Silkies For Sale – 7/7/19

Here is what is available for the week of July 7, 2019.  My next scheduled hatches are for July, 12, July 21 and July 26th.  We are NPIP and a state inspected hatchery.  No Shipping/Pick up only.  Chicks are unsexed.

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Pen 21 – Newborns hatched 7/6 – 4 White, 5 black, 4 buff, 2 grey, 1 partridge – $11 each.

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Pen 20 – One week olds hatched 7/1 – 3 black, 3 white – $12 each.

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Pen 6 – One week olds hatched 6/26 – 2 black, 1 white – $12 each.

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Pen 7 – Two week olds hatched 6/21 – 3 white – $13 each.

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Pen 8 – Three week olds hatched 6/16 – 2 white – $14 each.

If you have questions or would like to set up a time to come out and pick up some silkie chicks you can text me at 612-756-1414 or PM me at  VJP Poultry on Facebook.

Silkies For Sale – 7/2/19

Here is what is available for the week of July 2, 2019. My next scheduled hatches are for July 1, July 6, July 12 and July 21st.  We are NPIP and a state inspected hatchery. No shipping /Pick up only.

Pen 21 – Newborns hatched 6/26 – 4 white, 6 black – $11 each.

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Pen 20 – Newborns hatched 6/26 – 1 splash, 1 buff, 3 grey partridge – $11 each.

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Pen 6 – One week olds hatched 6/21 – 4 white, 1 black, 1 buff, 1 gray – $12 each.

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Pen 7 – Two week olds hatched 6/16 – 2 white, 1 black – $13 each.

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If you have questions or want to set up a time to come out and pick up some chicks you can text me at 612-756-1414 or PM me at the VJP Poultry Facebook page.

Silkies For Sale – 6/26/19

Here is what is available for the week of June 26, 2109.  My next scheduled hatches are for 6/26, 7/1, 7/6 and 7/12.  We are NPIP and a state inspected hatchery.  No shipping/Pick up only.  Chicks are sold unsexed but ask us about our rooster return policy.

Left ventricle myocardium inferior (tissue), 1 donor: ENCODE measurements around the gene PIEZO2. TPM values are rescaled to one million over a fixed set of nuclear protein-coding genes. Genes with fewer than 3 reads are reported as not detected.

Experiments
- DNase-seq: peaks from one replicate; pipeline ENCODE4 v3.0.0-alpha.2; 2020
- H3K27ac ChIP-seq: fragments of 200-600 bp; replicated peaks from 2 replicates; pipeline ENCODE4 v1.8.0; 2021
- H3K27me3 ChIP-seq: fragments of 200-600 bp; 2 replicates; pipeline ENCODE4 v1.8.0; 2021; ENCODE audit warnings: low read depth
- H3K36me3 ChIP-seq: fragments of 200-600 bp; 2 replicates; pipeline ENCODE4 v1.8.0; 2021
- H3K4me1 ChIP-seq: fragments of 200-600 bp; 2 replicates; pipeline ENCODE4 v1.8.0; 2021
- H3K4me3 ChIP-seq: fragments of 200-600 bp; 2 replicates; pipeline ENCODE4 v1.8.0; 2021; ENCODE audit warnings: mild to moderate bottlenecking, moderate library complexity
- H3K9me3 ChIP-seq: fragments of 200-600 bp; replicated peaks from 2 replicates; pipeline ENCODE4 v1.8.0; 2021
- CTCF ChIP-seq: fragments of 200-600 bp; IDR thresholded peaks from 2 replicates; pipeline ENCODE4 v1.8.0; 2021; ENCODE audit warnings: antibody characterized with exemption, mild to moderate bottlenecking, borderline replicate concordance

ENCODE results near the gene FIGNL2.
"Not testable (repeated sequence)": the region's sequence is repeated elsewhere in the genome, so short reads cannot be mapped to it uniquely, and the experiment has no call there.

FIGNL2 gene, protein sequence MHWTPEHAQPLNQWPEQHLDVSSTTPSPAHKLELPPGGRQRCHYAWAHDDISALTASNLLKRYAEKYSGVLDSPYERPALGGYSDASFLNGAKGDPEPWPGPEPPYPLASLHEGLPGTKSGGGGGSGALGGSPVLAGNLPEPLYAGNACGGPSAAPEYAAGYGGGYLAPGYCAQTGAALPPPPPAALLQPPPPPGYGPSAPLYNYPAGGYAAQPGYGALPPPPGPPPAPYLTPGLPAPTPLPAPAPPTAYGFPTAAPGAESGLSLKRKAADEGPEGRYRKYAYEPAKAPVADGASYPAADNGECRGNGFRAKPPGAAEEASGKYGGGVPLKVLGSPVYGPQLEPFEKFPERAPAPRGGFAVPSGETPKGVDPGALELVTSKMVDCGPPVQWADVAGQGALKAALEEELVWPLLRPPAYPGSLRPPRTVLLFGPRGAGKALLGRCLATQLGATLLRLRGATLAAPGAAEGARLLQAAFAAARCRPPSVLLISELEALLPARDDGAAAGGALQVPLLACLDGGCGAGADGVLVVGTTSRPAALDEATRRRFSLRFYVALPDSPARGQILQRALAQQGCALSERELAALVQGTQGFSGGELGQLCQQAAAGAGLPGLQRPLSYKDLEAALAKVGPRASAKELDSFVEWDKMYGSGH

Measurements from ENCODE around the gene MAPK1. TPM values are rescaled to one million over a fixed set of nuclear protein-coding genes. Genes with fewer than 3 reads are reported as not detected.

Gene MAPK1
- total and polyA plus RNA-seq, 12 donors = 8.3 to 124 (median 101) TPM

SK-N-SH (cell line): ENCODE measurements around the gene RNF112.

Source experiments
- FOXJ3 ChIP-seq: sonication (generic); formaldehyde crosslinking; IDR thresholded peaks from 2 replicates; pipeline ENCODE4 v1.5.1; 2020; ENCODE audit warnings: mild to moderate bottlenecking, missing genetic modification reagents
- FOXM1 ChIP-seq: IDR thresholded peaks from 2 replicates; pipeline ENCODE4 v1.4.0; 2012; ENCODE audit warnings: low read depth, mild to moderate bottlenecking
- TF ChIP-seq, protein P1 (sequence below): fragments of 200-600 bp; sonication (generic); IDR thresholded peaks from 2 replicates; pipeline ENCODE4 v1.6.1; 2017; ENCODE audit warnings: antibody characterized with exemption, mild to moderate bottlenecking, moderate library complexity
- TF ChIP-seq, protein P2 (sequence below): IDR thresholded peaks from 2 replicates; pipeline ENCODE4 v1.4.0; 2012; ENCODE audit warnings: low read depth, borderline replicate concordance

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Pen 21 – Newborns hatched 6/21 – 5 buff, 1 splash, 4 gray/partridge, 1 partridge – $11 each.

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Pen 20 – Newborns hatched 6/21 – 7 white, 5 black – $11 each.

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Pen 6 – One week olds hatched 6/16 – 3 white, 1 black, 1 grey/partridge – $12 each.

If you want to set up a time to come out and look at silkies or if you have questions, you can contact me through text at 756-1414 or PM me at the VJP Poultry Facebook page.

Correct Brooder Temperature and Introduction to Outdoors for Chicks

20190227_151759-1It is both fun and exciting to have baby chicks in the house.  Many first time chick owners fret about what the ideal brooder temperature should be. As the chicks grow and their space needs expand many people wonder when would be the best time for integrating the chicks outdoors with the rest of the flock in the coop.  We will be exploring both of these questions in this article.

When deciding on a source for brooder heat you need to think about the air temperature surrounding your brooder. A brooder should be inside to regulate temperature and moisture and to prevent predators from getting at the chicks. Inside means that it can be in a garage, laundry room, shed or barn.  It can even be inside of your coop.  You will want to have some kind of cover on it to keep out predators.  A cookie rack or screen works well.

A newborn chick’s body is covered with down. The newborn will have a hard time controlling it’s own temperature since it does not have real feathers yet.  They will warm themselves by huddling close together.  Chicks need an additional heat source until their down gives way to hard feathers.  Chicks raised by a mother hen will be seen darting in and out from under her wing as they use her body as a heat source.  A hen’s internal temperature ranges from 105-107 degrees F.